Civil Society Organisations (CSOs) have rightly been receiving increasing attention from researchers, as it is clear that they can be instrumental in advocating for more equitable tax systems. The ICTD has partnered with the International Budget Partnership (IBP) to fill the gaps in our understanding of the role of CSOs in tax reform. We are happy to share a new set of resources from the IBP’s Tax Equity Initiative with you here.

In October, IBP published a comprehensive literature review on the topic of the politics of tax reform in low- and middle-income countries, in which they highlight the role that civic actors can play in ensuring a more progressive revenue generation. The literature review also investigates the process of tax reform the forces that shape it, providing insights on the challenges and opportunities.

IBP also produced a more condensed guide summarising the main takeaways of the literature review and raising important questions and suggestions for civic actors to consider as they plan their tax initiatives. The guide invites readers to reflect on the interests of the actors involved in tax reform and which strategies may be most effective based on the evidence. It emphasises the political nature of reform, encouraging readers to think about the salience of the type of tax, who will be affected by proposed changes, and how to overcome opposition from powerful actors, such as the rich.

In addition, IBP has recently released the dataset of a scan of more than 170 CSOs working on taxation across 66 countries. The accompanying report provides insights on the types of tax issues tackled by civic actors across the globe at both domestic and international levels, and discusses the different ways in which CSOs approach taxation, ranging from a focus on domestic revenue mobilisation (DRM) to exploring the social/fiscal contract between state and citizen or exposing the inter-linkages between the international financial architecture and domestic tax systems.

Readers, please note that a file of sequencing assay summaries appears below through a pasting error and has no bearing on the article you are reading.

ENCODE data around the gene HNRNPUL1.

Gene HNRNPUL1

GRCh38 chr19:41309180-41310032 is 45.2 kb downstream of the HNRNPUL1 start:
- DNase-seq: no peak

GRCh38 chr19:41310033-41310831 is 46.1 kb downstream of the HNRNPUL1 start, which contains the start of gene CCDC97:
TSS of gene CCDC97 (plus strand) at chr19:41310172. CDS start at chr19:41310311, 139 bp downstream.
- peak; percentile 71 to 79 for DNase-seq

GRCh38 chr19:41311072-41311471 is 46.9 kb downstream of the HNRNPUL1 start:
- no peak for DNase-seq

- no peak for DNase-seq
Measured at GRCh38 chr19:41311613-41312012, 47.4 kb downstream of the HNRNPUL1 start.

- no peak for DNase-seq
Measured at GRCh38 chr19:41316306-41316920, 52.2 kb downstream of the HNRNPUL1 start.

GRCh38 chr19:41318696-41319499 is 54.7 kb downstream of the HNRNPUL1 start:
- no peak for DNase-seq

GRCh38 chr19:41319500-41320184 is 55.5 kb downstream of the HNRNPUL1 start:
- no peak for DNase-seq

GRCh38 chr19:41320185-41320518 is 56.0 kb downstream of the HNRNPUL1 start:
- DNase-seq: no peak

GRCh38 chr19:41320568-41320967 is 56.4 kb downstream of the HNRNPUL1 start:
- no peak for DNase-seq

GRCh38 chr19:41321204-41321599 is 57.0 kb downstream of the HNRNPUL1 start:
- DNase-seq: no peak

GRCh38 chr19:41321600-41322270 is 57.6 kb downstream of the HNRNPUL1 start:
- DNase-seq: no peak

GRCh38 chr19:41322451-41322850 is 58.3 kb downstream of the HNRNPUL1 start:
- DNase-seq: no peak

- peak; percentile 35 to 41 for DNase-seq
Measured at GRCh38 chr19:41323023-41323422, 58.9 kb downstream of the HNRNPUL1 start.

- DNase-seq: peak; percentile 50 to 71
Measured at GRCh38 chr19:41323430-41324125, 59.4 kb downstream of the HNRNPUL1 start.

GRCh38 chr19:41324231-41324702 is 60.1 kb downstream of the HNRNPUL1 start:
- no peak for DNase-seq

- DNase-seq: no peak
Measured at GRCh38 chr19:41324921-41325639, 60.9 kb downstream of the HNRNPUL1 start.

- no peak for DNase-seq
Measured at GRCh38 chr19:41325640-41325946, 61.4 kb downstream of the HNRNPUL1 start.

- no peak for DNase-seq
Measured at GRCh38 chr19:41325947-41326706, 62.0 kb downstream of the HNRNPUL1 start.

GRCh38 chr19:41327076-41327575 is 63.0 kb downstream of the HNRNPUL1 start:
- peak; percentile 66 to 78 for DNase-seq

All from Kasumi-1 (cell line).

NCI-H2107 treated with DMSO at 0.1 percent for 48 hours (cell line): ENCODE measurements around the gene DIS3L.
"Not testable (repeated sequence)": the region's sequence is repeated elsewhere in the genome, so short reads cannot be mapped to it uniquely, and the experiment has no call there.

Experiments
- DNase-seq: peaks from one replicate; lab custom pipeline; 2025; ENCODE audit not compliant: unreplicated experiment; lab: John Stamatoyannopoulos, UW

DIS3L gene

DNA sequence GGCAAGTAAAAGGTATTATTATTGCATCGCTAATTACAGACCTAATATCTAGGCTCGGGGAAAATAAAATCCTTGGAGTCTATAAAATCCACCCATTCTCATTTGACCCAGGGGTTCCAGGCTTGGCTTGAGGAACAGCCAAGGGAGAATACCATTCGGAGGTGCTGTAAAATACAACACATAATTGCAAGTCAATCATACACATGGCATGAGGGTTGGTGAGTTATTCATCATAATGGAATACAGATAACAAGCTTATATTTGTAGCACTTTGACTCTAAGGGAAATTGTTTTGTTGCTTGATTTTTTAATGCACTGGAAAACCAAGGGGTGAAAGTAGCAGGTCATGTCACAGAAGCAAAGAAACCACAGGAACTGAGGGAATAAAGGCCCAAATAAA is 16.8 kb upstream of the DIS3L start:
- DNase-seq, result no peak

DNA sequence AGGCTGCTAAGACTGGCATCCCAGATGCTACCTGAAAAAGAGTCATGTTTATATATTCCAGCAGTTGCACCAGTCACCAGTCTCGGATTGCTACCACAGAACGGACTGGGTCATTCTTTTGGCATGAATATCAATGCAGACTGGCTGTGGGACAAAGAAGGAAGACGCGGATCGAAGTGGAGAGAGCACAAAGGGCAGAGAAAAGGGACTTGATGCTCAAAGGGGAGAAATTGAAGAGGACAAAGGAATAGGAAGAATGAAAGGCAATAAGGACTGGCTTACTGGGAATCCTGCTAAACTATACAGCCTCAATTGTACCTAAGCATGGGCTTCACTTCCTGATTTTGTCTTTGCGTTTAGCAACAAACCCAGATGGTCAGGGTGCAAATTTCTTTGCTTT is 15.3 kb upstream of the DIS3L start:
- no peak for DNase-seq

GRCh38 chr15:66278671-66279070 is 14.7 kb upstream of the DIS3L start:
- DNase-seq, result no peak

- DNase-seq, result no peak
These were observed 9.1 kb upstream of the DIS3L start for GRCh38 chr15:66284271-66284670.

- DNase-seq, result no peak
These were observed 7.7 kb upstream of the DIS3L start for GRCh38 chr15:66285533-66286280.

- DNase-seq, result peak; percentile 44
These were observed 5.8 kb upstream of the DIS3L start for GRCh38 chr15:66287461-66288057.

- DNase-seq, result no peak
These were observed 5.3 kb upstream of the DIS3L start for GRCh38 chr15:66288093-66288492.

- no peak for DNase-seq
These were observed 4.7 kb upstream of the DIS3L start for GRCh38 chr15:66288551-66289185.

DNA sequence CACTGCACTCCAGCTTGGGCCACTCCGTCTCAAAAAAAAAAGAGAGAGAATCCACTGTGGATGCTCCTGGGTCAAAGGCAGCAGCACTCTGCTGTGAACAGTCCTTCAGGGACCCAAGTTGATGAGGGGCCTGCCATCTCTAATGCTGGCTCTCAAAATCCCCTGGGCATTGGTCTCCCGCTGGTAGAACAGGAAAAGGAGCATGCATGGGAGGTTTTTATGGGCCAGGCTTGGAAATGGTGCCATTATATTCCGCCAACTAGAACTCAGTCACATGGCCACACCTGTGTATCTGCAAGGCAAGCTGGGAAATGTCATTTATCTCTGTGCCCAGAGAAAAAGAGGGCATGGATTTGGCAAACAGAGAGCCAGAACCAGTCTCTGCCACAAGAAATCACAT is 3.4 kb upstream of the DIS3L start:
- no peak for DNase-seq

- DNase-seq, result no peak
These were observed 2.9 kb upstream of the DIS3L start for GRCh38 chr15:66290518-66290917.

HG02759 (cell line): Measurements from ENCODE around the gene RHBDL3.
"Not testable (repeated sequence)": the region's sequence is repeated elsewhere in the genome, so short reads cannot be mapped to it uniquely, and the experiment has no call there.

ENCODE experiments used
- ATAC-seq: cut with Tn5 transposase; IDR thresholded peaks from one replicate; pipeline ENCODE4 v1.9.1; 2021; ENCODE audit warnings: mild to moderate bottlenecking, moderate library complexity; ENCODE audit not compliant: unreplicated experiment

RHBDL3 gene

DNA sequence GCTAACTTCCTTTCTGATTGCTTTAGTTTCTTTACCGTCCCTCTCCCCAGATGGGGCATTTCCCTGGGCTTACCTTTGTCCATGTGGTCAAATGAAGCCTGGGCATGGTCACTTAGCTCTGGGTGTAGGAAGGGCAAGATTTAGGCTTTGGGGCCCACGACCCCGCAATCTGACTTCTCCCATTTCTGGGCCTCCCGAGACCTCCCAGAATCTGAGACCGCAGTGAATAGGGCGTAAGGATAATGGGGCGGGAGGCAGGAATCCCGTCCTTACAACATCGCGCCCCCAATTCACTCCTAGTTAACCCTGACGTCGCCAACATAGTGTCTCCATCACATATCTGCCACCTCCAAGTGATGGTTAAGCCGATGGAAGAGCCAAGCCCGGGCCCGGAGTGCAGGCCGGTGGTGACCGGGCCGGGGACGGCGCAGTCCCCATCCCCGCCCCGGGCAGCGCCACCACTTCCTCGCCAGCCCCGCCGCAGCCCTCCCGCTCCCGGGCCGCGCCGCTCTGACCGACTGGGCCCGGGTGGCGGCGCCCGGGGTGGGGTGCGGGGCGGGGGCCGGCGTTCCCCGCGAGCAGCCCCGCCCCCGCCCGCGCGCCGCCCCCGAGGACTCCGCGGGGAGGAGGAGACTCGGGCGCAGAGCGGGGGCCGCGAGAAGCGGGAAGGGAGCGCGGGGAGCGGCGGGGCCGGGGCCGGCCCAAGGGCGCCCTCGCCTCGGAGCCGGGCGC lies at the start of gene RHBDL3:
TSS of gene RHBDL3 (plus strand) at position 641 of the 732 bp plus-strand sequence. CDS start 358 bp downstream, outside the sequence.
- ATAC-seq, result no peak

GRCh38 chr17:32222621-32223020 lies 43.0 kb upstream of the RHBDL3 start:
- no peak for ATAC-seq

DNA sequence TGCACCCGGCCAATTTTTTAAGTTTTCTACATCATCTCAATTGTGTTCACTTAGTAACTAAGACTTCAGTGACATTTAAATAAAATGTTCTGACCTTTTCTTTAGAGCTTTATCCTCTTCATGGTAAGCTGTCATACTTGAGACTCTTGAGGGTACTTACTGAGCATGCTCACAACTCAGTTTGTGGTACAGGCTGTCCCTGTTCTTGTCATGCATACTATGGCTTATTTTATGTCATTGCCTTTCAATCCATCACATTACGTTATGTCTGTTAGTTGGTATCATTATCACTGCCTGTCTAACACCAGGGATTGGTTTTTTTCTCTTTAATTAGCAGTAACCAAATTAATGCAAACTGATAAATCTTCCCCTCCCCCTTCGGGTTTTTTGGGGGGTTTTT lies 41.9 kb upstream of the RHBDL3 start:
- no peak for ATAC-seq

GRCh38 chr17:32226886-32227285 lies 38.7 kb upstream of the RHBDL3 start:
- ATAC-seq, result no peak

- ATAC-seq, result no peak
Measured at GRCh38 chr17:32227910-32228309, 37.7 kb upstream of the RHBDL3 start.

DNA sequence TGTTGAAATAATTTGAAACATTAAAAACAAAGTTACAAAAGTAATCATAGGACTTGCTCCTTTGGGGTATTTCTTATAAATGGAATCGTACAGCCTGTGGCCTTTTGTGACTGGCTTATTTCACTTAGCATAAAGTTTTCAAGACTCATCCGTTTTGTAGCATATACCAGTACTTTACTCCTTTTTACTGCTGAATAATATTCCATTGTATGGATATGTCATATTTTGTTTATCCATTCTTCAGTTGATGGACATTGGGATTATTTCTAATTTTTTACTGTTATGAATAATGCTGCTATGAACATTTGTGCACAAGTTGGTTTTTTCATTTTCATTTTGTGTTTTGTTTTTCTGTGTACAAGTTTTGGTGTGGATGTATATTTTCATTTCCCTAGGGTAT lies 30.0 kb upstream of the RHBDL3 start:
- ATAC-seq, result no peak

The scan finds that strong regional and international civil society coalitions (both South-South and North-South) such as Tax Justice Network Africa, Latindadd, and Tax and Fiscal Justice Asia contribute to enhancing cooperation, capacity building, and overall engagement in debates around tax policy and tax reform. On the other hand, work on domestic taxation issues is more fragmented and piecemeal. The report also presents the main constraints faced by CSOs, notably modest funding, capacity limitations, and an overall unfavourable ecosystem for advocacy. Read more about the emerging trends and priorities in our joint blog.

This week, the IBP published a paper synthesising the findings from a set of seven in-depth case studies (France, Guatemala, Kenya, Mexico, Philippines, Uganda, and the United States), examining the campaigns of civic actors that either proposed and pushed for specific tax reforms or opposed reforms that had been introduced by the government. The paper explores five main themes emerging from the case studies including narratives, and the media, strategies for engaging at different levels and with different parts of government, and building effective coalitions. Read more about building coalitions in the context of Covid-19 in our joint blog.

The ICTD has also published a new paper on strengthening the links between tax and accountability, focusing on fiscal transparency and taxpayer engagement with evidence from Ghana and Sierra Leone. Based on research supported by the Open Society Foundations, the paper draws out lessons for CSOs and governments in terms of how to achieve meaningful transparency and enhance taxpayer understanding and constructive engagement in practice. If you are interested in pursuing research in this area, the ICTD’s programme on tax and civil society is currently calling for proposals.